Tag Archives: food safety

To Market, To Market: Distinfecting and Eating Fresh Food in Mexico

Probably one of the most fun things to do living here in Oaxaca, or anywhere else in Mexico for that matter, is shopping for the abundance of fresh fruits and vegetables available in the local markets.

It’s easy to get carried away: A dozen mandarin oranges for 10 pesos. A huge papaya, ripe and ready to eat, 20 pesos. A bunch of 8 bananas from Chiapas, 18 pesos. Squash from the vine, 7 pesos. A perfect cabbage, 10 pesos. Eight large Roma tomatoes, 12 pesos. Melon, otherwise known as cantaloupe north of the border, is 37 pesos. A perfect bright orange sweet pepper is 8 pesos.

For example, today’s exchange rate is almost 19 MXN pesos to $1 USD at the ATM. I can eat for about $35 USD a week here if I don’t eat out. That leaves a lot more for handmade huipiles!

I don’t live in Mexico because of the prices or the great food. I live here because of the culture, history, art and generosity of the people. But, the prices are a bonus!

Teotitlan del Valle market produce

Too many times, I return from the market with a shopping cart-full of fresh fruit and vegetables. After about two-hours of making my way down the aisles and through the stands and getting my bags into the house, I know this is just the beginning!

It will take me another chunk of time to process the food. I don’t mean using the food processor! I mean, sorting, separating, disinfecting and storing what I have bought. Nothing goes in the refrigerator without being disinfected.

Living here requires food sanitation diligence. If one errs on the side of cutting corners, the digestive system will rebel and cause permanent disruption of the intestinal tract, often requiring strong antibiotics and visits to a gastroenterologist. None of us wants that, so we disinfect.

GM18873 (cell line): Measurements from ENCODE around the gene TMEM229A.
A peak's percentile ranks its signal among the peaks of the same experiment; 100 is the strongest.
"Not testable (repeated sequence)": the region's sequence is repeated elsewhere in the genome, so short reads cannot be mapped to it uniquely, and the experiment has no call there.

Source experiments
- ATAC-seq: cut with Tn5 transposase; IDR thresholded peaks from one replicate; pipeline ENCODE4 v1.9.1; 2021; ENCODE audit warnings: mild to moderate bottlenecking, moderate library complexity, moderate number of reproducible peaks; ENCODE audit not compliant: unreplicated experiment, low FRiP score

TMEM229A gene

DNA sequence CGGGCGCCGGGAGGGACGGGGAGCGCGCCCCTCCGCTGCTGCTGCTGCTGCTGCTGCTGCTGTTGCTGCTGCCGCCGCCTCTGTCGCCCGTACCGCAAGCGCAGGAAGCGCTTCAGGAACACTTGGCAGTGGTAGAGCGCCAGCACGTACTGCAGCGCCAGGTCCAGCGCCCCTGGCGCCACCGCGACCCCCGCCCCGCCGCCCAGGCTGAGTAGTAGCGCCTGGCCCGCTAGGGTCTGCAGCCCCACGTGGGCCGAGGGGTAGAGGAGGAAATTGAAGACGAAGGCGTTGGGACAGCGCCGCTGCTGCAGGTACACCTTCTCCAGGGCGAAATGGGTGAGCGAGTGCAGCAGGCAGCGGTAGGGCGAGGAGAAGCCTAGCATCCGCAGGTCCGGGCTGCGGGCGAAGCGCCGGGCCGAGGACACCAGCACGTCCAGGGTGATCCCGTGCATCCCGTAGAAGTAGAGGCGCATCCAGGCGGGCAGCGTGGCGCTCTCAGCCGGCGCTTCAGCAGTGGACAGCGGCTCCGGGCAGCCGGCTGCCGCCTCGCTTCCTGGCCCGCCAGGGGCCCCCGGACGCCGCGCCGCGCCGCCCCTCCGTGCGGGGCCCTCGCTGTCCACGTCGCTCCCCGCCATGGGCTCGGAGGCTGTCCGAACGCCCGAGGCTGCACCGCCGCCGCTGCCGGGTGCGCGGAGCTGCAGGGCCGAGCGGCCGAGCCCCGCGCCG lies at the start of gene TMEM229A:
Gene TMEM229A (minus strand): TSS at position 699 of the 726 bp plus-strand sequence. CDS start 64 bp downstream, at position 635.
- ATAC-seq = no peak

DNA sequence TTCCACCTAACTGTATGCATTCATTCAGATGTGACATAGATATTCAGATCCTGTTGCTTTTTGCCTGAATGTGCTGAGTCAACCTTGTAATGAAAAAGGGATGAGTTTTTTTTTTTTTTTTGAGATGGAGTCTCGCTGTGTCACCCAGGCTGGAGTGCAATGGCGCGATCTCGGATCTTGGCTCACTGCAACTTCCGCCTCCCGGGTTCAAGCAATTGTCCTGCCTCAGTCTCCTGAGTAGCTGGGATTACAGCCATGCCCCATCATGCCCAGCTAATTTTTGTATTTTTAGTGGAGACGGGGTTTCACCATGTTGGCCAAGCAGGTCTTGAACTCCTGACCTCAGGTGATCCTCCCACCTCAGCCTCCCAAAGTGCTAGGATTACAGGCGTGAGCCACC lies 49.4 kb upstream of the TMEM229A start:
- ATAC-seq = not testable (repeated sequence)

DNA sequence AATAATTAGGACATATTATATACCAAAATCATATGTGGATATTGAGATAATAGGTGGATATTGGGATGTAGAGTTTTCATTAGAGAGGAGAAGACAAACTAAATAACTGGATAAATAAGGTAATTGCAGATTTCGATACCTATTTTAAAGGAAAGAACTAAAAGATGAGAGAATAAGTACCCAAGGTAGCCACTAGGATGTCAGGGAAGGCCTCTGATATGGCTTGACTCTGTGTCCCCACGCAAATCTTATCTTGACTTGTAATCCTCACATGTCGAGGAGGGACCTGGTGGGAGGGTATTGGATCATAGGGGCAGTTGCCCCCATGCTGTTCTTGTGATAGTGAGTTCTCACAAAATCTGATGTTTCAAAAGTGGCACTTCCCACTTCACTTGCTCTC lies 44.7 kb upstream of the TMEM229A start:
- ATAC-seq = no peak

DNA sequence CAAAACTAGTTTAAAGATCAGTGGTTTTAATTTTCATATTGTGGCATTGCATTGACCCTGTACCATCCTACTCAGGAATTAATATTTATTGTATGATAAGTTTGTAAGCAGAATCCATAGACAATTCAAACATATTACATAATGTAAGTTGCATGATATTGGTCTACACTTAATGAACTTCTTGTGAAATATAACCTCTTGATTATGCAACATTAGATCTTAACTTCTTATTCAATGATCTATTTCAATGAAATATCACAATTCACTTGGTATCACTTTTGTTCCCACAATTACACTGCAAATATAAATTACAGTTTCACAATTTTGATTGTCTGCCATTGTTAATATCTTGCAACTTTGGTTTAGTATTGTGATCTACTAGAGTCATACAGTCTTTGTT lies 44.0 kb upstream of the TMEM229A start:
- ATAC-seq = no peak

I use a product called Microdyne. The instructions call for using from one to fifteen drops, depending on what needs disinfecting. I use the maximum: 15 drops for 1 liter of water to clean fruit and veggies, letting them soak for 30 minutes. Depending on what I’ve bought, like fresh lettuce or chard or cabbage, I will rinse the sand and dirt off the leaves first before the Microdyne soak.

All the fruit and vegetables need to be completely covered in water. If not, then you need to turn them to make sure the other side has soaked, too.

As you can see, all this could take the better part of a morning! I want you to know that I don’t spend all my time going shopping for textiles or ceramics out and about in Oaxaca! I go food shopping several times a week because fresh food matters.

Here’s what they say in and around Lake Chapala, Jalisco, about disinfecting, too.

Most of us prefer to eat food we buy from our local markets. We know that it is probably organic. Here, in Teotitlan del Valle, the fields are fertilized with cow manure, and that means we need to pay special attention to sanitizing what is grown locally.

I will often ask in restaurants if they disinfect their salads, fruits and veggies. Of course we do, they say. I know restaurants that buy pre-packaged and pre-washed lettuce to serve to customers. I suppose it’s okay but who knows. I trust the salad I make at home.

A papaya big enough to last a week!